October 4, 2011

and another thing. Going to PubMed to find some cite to support my logic chain because I don’t have it in my reference manager database already doesn’t break the flow either.

It enhances and reinforces the thrust of the point you are contemplating, and working on making concretely in academese, because you refresh yourself on all the relevant and irrelevant titles/abstract, perhaps find a new paper or two and remember an old one. That allows you to wrap up that paragraph or page in a trice so that you can move on.

Instead of spinning your wheels writing up a bunch of sheist that you later have to “revise” because your memory of the paper(s) that you thought supported a particular point was erroneous.

No Responses Yet to “Flowbies”

  1. icee Says:

    I love it when something enhances and reinforces the thrust.


  2. pinus Says:

    I like to do this, but I still don’t put in references. I will read and make a comment note what to put in. I just can’t make myself actually get them all in.


  3. gerty-z Says:

    I thought you got a new haircut http://www.flowbee.com/


  4. Pinko Punko Says:

    Nice try. No.

    You always amend and revise. When I dive in to papers I might do them 1-2 paragraphs at a time if it is intro and conclusion. I will have already have my rough draft [in a flow, possibly a torrent], and then when refamiliarizing myself with lit, maybe that will be an hour or so going through papers and updating searches and making sure I’ve covered new things that weren’t in the memory. Revising and cogitating doesn’t need the flow of the initial opening of the spigot, so back and forth is much easier. Never interrupt the flow of the spigot!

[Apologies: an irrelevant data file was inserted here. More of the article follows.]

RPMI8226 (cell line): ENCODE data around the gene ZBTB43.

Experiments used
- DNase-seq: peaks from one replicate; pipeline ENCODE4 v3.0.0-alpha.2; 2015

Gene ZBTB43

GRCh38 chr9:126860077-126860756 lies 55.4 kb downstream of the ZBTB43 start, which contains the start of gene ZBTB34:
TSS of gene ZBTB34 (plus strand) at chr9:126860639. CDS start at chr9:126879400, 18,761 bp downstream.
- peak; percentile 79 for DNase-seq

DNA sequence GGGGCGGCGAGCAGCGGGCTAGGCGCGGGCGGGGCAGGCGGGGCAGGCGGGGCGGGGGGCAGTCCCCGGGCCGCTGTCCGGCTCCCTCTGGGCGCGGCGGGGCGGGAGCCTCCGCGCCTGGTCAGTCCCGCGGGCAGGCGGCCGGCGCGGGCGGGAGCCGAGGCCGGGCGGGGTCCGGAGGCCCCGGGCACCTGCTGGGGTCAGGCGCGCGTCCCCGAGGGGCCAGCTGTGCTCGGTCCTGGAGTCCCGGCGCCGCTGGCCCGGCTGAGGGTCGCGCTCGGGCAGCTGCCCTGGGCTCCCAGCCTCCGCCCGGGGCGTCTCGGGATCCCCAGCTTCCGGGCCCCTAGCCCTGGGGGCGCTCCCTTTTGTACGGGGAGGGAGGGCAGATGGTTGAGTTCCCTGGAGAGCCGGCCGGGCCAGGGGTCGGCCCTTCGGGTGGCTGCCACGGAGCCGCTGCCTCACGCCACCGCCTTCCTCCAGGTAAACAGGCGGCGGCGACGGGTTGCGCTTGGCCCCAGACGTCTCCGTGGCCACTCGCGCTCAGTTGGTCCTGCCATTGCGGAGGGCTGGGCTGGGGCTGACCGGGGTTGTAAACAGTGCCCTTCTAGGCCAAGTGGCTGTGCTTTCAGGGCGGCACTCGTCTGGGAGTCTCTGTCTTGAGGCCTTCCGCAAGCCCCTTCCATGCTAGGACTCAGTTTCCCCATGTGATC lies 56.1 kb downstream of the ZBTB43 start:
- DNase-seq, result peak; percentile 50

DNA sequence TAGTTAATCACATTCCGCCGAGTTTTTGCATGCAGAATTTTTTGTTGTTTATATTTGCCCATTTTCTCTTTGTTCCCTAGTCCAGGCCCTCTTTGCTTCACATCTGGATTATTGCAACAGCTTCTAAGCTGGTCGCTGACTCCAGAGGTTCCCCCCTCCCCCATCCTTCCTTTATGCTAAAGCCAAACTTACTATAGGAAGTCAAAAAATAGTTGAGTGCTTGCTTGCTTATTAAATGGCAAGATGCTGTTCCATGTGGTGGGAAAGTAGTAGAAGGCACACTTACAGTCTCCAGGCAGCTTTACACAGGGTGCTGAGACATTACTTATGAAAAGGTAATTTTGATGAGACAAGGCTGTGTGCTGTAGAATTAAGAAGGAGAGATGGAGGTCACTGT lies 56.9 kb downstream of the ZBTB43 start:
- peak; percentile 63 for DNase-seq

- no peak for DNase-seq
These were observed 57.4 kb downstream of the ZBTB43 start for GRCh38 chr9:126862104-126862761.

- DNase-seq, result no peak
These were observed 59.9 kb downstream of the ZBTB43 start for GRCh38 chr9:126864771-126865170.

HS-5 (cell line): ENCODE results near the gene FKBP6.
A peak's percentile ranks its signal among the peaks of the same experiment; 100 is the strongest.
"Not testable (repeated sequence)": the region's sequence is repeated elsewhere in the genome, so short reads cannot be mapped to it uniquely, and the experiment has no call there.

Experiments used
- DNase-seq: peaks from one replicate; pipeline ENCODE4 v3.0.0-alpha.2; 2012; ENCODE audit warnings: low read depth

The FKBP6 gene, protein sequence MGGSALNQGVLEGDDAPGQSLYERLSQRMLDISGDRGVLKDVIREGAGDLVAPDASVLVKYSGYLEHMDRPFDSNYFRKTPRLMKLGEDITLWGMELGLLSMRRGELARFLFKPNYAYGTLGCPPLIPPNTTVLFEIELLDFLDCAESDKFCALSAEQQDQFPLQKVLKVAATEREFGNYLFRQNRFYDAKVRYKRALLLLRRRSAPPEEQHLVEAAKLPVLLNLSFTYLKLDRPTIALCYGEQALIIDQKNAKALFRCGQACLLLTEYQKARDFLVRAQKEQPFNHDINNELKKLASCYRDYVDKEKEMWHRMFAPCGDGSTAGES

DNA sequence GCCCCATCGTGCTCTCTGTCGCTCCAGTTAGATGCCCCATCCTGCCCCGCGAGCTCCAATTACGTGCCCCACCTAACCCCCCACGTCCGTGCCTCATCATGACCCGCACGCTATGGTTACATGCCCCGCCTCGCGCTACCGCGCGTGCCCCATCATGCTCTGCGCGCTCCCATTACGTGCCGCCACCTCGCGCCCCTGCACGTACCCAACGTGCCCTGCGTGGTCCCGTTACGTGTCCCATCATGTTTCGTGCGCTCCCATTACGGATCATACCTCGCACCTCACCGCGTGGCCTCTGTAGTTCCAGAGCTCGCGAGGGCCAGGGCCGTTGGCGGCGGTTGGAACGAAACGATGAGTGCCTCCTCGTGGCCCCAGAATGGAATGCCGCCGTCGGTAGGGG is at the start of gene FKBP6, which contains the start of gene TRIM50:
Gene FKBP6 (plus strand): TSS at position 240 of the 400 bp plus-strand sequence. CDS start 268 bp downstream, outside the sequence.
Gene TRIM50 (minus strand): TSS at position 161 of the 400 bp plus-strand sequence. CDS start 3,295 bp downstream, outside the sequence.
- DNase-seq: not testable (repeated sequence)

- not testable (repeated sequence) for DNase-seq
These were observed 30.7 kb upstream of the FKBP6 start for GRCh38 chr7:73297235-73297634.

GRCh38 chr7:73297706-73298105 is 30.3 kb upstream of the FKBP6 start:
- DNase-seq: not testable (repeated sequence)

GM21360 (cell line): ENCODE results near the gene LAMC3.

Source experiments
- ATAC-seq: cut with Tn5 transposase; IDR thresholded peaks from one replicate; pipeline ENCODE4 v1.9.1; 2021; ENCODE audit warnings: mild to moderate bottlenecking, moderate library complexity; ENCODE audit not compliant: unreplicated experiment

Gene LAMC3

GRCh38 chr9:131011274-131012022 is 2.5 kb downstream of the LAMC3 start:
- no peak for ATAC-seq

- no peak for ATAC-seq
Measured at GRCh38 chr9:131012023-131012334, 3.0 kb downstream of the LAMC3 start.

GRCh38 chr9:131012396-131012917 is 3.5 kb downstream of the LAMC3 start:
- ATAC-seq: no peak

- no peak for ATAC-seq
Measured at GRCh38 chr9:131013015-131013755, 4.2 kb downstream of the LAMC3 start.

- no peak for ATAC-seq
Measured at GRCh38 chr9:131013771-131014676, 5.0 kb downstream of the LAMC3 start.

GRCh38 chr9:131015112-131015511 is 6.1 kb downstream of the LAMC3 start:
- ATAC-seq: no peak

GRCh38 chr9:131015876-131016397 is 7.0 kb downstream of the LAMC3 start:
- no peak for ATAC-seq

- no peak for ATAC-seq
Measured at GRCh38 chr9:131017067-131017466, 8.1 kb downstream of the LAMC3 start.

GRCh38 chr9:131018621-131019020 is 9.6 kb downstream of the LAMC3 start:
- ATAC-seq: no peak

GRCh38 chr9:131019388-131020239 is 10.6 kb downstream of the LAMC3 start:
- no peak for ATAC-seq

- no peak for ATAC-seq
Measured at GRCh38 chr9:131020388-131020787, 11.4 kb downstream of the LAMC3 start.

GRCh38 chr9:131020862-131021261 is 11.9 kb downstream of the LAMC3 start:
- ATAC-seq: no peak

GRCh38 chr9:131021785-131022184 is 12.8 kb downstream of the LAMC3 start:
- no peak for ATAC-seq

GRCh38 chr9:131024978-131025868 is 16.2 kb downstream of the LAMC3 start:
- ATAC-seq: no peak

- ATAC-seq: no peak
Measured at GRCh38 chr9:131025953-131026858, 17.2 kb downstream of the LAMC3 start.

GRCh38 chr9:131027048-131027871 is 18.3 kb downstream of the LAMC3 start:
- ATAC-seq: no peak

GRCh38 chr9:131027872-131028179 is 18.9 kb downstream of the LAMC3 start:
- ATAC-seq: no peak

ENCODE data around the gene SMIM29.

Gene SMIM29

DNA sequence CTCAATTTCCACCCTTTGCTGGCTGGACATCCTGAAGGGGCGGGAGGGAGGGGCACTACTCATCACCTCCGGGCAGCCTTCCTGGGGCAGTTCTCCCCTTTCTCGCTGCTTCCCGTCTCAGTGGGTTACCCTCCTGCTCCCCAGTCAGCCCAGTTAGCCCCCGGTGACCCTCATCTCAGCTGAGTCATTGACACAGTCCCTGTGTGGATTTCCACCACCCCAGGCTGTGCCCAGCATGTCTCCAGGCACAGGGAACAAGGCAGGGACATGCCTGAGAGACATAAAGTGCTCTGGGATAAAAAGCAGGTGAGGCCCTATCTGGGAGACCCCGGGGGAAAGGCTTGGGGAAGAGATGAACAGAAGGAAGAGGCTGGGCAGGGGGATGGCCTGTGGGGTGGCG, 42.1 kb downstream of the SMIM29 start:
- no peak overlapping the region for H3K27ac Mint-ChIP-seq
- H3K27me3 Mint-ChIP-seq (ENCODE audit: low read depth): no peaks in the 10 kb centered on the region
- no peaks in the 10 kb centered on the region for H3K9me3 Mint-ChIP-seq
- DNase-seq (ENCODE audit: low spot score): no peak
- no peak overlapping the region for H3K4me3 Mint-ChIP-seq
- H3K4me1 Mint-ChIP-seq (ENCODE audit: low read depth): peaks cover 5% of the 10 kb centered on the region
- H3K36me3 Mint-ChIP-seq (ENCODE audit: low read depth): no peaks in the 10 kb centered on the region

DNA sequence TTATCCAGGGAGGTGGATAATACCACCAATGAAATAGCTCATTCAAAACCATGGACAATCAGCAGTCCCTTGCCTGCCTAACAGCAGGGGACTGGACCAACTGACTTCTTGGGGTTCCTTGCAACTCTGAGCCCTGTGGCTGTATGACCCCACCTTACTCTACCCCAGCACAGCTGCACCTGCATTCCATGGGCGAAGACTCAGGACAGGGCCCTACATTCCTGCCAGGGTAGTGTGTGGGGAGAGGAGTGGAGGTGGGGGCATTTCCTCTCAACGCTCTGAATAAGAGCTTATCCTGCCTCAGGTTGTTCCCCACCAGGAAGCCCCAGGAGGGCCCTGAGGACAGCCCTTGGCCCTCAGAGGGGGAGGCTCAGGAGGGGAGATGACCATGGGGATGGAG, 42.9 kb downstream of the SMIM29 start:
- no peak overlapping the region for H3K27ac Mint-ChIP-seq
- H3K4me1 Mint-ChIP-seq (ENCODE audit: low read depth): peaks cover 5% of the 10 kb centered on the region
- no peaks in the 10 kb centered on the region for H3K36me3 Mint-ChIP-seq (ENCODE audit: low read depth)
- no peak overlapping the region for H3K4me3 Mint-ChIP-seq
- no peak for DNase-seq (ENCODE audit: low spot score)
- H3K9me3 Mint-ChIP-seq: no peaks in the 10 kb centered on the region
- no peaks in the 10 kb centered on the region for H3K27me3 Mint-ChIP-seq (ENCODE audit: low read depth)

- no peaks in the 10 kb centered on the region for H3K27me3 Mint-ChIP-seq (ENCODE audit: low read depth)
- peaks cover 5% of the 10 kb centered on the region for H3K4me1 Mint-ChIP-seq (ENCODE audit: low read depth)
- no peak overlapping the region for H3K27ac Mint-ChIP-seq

5. Susan Says:

    … what Pinko said.


  6. bsci Says:

    Revising text later isn’t some terrible failure. If a reference is incidental to the larger story, I’d rather right out the text with parentheticals of a probable refs and come back to paste them in later. If, on a deeper recheck of a reference, I realize there is a better reference or the story is a more complex, I can revise the text.

    Perhaps this is just me, but I find, particularly for citations that are background rather than the core of the story, a quick reference search can lead down the rabbit hole of reference comparisons & background reading. That’s a good thing, but I’d rather do it after I have text on paper.


  7. This is the stupidest fucken discussion ever. Different people write most efficiently in different ways. Some people are most efficient when they just “let it flow” and pour out thousands of words in a non-stop session, and then refine later. Some people (like me) are most efficient when they write a few sentences or a paragraph at a time–but almost fully formed and with on-the-fly tuning and editing and citing–with breaks to do e-mail or whatthefuckever in between. There is no one right way to write.


  8. TheGrinch Says:

    CPP: “There is no one right way to write.”

    Word. To each their own really. I never put in references right away, but I can see why some may prefer not to.


  9. Pinko Punko Says:

    Except for every other discussion where Le CPP says “THIS IS HOW IT IS”- also, this is the commento sectione of a blog, on the internet (where something is wrong, somewhere!).

    Carry on!


  10. Except for every other discussion where Le CPP says “THIS IS HOW IT IS”

    Dude, for someone who claims to be a scientist, you have a lot of trouble with simple logic. The fact that there is no single correct way to engage the task of writing bears no relation to whether there is a single correct way to do anything else, nor to whether there is a single correct structure for a particular type of document, once the words are on the page.


  11. Pinko Punko Says:

    What do you mean, Flash Gordon approaching?

    Open fire, all weapons!


  12. Pinko Punko Says:

    There’s only one stupidest fucking discussion ever, and that one thing is this, every


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